Climate Has A Hand In The Development Of The Nose Shape

nose shape and face profile

According to a new study, the nose shape is not determined solely by genetics and gender.

According to a new study, the nose shape is not determined solely by genetics and gender. Instead, it may very well depend on the climate as it confirms Thompson’s Nose Rule.

A study on the matter was carried out by Pennsylvania State University researchers. Research results were released on March 16th. They were published in the PLOS Genetics journal. The paper was titled: “Investigating the case of human nose shape and climate adaptation”.

What Is Thompson’s Nose Rule and How Does It Tie With The Nose Shape?

Thompson’s Nose Rule was introduced back in the 1800s by Arthur Thompson. He was a British anatomist and anthropologist. According to his theory, people developed noses with wider nostrils in warmer climates. At the same time, narrower nostrils were more likely to develop in colder environments.

Noses “condition” air before reaching the lungs. As such, in colder areas, a narrower nose would be more effective at warming the air.

Previous studies tested this theory by studying and measuring skull shapes. Neither involved the nose or humans themselves. This new study focuses on these exact elements. The team measured the nose dimensions of living people.

“We focused on nose traits that differ across populations and looked at geographical variation with respect to temperature and humidity”.

This is according to Mark D. Shriver. He is one of the study’s lead authors. The team took measurements from 476 volunteers. These had Northern European, West African, South Asian, and East Asian ancestries.

Then, the researchers used 3D facial imaging to analyze specific elements. They studied the nose shape by measuring its height and length. They also measured the width and distance of the nostrils.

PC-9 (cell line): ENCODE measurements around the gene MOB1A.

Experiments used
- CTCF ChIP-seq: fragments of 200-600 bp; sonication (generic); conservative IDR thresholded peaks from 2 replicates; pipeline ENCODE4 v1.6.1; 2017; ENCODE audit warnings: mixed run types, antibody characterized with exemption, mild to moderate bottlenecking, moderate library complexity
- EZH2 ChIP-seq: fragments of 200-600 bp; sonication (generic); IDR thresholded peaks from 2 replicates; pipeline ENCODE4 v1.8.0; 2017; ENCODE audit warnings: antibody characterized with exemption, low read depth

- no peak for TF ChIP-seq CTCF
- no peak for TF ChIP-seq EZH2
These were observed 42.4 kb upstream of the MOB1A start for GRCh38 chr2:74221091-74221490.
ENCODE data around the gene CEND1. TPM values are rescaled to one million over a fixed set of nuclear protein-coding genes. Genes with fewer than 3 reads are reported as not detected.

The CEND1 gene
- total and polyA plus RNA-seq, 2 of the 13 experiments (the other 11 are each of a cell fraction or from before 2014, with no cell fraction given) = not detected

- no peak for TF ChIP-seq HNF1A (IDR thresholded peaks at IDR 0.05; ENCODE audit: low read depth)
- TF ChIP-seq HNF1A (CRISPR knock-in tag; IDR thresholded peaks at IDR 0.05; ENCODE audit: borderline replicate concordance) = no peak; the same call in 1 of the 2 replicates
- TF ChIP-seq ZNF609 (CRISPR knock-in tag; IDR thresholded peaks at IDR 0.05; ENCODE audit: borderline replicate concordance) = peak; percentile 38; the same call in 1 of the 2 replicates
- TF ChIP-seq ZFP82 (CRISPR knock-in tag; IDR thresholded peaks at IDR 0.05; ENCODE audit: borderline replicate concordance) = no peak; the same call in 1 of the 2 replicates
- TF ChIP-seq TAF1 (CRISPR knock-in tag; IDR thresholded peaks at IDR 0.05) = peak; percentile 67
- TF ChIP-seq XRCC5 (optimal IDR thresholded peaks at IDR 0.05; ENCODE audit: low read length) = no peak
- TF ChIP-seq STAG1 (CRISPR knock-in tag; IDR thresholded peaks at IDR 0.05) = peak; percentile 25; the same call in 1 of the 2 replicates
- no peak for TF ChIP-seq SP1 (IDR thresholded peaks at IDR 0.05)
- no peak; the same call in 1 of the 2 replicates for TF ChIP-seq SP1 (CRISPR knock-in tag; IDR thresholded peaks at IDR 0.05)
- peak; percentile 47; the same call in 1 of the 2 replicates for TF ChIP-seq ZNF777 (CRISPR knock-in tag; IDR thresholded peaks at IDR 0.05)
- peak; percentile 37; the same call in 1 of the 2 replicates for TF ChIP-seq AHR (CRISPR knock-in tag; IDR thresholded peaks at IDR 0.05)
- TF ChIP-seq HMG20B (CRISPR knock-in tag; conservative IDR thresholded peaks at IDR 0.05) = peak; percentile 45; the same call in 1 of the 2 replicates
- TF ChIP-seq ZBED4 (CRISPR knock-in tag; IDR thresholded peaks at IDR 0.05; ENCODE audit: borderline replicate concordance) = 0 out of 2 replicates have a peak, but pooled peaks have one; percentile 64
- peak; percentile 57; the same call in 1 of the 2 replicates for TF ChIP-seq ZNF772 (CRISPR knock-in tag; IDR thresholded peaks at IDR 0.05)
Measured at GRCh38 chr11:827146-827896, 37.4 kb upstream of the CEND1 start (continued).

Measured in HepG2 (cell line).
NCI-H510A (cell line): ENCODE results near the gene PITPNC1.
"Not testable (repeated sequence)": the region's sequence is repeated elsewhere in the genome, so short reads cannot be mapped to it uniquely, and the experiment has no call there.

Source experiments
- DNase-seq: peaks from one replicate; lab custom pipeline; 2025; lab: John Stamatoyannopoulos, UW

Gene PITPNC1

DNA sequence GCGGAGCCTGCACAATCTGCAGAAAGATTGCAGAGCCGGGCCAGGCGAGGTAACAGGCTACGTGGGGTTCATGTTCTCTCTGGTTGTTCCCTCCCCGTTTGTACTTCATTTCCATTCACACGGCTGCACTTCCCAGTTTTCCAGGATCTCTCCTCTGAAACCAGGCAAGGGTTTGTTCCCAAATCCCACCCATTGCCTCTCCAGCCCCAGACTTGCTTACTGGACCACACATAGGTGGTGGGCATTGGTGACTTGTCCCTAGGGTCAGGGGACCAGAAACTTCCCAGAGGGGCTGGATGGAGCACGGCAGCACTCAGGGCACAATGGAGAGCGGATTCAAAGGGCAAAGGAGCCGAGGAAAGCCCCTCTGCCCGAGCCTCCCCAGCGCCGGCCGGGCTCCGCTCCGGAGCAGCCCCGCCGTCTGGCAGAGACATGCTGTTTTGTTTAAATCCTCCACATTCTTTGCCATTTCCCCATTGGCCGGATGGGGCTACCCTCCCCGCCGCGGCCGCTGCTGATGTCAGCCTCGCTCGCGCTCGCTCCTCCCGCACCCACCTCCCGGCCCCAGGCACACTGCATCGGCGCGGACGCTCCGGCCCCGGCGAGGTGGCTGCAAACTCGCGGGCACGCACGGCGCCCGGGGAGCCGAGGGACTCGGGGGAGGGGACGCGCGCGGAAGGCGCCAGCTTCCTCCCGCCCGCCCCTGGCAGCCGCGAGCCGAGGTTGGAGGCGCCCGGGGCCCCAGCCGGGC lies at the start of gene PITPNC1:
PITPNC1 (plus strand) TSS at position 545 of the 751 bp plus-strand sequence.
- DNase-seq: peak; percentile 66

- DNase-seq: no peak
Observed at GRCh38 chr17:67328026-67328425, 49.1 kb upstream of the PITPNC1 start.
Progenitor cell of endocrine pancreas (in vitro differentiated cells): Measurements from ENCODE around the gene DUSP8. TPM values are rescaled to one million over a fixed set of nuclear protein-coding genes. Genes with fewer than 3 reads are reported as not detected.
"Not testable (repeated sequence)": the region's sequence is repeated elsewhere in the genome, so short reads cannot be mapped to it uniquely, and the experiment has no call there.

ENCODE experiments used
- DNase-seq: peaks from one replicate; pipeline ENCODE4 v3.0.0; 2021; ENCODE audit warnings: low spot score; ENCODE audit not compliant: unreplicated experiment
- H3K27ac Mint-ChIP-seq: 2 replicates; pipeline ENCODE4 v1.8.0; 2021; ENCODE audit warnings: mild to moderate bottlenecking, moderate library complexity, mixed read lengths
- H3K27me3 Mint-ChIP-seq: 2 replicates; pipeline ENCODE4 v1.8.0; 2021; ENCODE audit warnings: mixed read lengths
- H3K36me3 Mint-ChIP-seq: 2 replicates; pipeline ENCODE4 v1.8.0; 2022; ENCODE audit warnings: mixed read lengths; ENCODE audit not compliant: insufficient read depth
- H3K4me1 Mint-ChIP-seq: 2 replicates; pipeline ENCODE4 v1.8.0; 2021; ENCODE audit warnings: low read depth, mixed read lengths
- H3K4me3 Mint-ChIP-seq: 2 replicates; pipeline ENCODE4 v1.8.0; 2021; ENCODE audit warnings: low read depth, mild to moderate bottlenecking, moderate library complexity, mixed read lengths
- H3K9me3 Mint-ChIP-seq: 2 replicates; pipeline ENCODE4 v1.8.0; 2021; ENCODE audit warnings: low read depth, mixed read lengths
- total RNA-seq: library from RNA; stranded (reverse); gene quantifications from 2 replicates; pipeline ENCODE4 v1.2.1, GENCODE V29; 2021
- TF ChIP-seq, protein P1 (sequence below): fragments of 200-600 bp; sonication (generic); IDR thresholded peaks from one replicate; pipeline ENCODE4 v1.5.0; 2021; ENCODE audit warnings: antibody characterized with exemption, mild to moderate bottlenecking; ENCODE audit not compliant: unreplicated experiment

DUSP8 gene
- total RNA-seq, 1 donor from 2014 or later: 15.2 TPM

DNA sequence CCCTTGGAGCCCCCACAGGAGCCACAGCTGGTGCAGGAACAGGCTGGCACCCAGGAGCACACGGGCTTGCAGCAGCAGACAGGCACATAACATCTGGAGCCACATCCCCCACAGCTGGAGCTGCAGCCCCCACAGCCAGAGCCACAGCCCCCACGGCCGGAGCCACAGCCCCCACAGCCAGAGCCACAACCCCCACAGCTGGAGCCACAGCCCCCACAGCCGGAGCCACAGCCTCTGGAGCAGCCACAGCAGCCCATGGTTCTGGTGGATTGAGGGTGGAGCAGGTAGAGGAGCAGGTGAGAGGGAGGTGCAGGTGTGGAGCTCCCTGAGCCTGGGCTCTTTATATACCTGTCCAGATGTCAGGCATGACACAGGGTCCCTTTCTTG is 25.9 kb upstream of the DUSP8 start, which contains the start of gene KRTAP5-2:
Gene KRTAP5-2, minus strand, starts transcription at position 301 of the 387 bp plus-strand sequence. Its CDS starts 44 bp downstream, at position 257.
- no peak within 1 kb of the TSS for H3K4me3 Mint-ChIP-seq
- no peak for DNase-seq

The Nose Shape Is Determined By More Than Just One Factor

According to the study results, the shape of the nose is ultimately determined by the climate. This long process of adaptation to the local environment leaves its traces on the nose. This is a universal factor, which is then coupled with genetics. The team does point out that genetic drifts, this random process did contribute. Separating climatic from genetic factors is a difficult process.

However, according to Shriver, “it all goes back to Thompson’s Rule”. He also points out that the nose shape develops differently according to gender. This difference is not unexpected as most features vary in size in accordance to their male or female bearer.

The team also considers that it is important to analyze and determine the evolution process of the nose. This could help science better understand and treat potential health problems. The researchers will continue studying the nose shape and properties as it will turn its attention to other factors, outside the sphere of genetics or the environment.

They will be turning their attention towards social and cultural factors which might have had a hand in the evolution of the nose.

Image Source: Pixabay 


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